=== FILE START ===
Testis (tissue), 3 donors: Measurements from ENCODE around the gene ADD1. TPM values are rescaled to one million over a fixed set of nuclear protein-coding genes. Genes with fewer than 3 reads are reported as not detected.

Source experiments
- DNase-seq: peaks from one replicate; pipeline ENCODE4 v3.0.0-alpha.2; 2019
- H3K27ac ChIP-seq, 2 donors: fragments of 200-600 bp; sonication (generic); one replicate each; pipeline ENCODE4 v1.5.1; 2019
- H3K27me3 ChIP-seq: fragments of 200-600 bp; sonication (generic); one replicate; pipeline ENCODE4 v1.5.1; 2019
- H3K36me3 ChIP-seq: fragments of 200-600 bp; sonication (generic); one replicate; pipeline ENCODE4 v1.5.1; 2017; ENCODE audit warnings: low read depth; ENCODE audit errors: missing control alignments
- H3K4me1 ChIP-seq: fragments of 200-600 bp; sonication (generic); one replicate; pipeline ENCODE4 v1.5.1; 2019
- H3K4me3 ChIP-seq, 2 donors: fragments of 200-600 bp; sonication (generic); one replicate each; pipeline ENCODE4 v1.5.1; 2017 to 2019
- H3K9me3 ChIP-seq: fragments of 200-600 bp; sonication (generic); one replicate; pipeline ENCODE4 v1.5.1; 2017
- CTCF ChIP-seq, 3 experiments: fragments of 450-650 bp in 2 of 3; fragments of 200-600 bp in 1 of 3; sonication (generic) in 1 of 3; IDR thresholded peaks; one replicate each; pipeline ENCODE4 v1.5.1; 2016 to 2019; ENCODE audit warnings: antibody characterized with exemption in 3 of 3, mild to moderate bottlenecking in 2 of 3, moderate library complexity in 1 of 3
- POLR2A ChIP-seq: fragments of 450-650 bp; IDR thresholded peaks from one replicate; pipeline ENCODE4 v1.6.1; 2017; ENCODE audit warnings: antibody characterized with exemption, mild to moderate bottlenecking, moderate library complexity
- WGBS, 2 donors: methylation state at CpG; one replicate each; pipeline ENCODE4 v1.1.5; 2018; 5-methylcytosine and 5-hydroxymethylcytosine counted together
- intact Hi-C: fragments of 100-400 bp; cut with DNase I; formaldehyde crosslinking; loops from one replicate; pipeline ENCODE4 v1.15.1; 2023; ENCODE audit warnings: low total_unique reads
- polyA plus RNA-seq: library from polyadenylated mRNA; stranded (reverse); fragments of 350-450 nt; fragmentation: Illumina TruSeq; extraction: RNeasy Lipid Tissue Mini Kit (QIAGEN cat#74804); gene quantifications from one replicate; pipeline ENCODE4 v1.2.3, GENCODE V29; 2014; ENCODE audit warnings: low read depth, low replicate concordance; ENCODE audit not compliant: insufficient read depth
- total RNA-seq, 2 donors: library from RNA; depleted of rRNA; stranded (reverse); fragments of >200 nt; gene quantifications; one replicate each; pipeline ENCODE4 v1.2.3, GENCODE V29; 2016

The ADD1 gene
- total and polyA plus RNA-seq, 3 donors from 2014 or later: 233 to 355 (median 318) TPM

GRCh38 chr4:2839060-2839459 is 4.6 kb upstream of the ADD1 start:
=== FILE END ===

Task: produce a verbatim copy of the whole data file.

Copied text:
Testis (tissue), 3 donors: Measurements from ENCODE around the gene ADD1. TPM values are rescaled to one million over a fixed set of nuclear protein-coding genes. Genes with fewer than 3 reads are reported as not detected.

Source experiments
- DNase-seq: peaks from one replicate; pipeline ENCODE4 v3.0.0-alpha.2; 2019
- H3K27ac ChIP-seq, 2 donors: fragments of 200-600 bp; sonication (generic); one replicate each; pipeline ENCODE4 v1.5.1; 2019
- H3K27me3 ChIP-seq: fragments of 200-600 bp; sonication (generic); one replicate; pipeline ENCODE4 v1.5.1; 2019
- H3K36me3 ChIP-seq: fragments of 200-600 bp; sonication (generic); one replicate; pipeline ENCODE4 v1.5.1; 2017; ENCODE audit warnings: low read depth; ENCODE audit errors: missing control alignments
- H3K4me1 ChIP-seq: fragments of 200-600 bp; sonication (generic); one replicate; pipeline ENCODE4 v1.5.1; 2019
- H3K4me3 ChIP-seq, 2 donors: fragments of 200-600 bp; sonication (generic); one replicate each; pipeline ENCODE4 v1.5.1; 2017 to 2019
- H3K9me3 ChIP-seq: fragments of 200-600 bp; sonication (generic); one replicate; pipeline ENCODE4 v1.5.1; 2017
- CTCF ChIP-seq, 3 experiments: fragments of 450-650 bp in 2 of 3; fragments of 200-600 bp in 1 of 3; sonication (generic) in 1 of 3; IDR thresholded peaks; one replicate each; pipeline ENCODE4 v1.5.1; 2016 to 2019; ENCODE audit warnings: antibody characterized with exemption in 3 of 3, mild to moderate bottlenecking in 2 of 3, moderate library complexity in 1 of 3
- POLR2A ChIP-seq: fragments of 450-650 bp; IDR thresholded peaks from one replicate; pipeline ENCODE4 v1.6.1; 2017; ENCODE audit warnings: antibody characterized with exemption, mild to moderate bottlenecking, moderate library complexity
- WGBS, 2 donors: methylation state at CpG; one replicate each; pipeline ENCODE4 v1.1.5; 2018; 5-methylcytosine and 5-hydroxymethylcytosine counted together
- intact Hi-C: fragments of 100-400 bp; cut with DNase I; formaldehyde crosslinking; loops from one replicate; pipeline ENCODE4 v1.15.1; 2023; ENCODE audit warnings: low total_unique reads
- polyA plus RNA-seq: library from polyadenylated mRNA; stranded (reverse); fragments of 350-450 nt; fragmentation: Illumina TruSeq; extraction: RNeasy Lipid Tissue Mini Kit (QIAGEN cat#74804); gene quantifications from one replicate; pipeline ENCODE4 v1.2.3, GENCODE V29; 2014; ENCODE audit warnings: low read depth, low replicate concordance; ENCODE audit not compliant: insufficient read depth
- total RNA-seq, 2 donors: library from RNA; depleted of rRNA; stranded (reverse); fragments of >200 nt; gene quantifications; one replicate each; pipeline ENCODE4 v1.2.3, GENCODE V29; 2016

The ADD1 gene
- total and polyA plus RNA-seq, 3 donors from 2014 or later: 233 to 355 (median 318) TPM

GRCh38 chr4:2839060-2839459 is 4.6 kb upstream of the ADD1 start: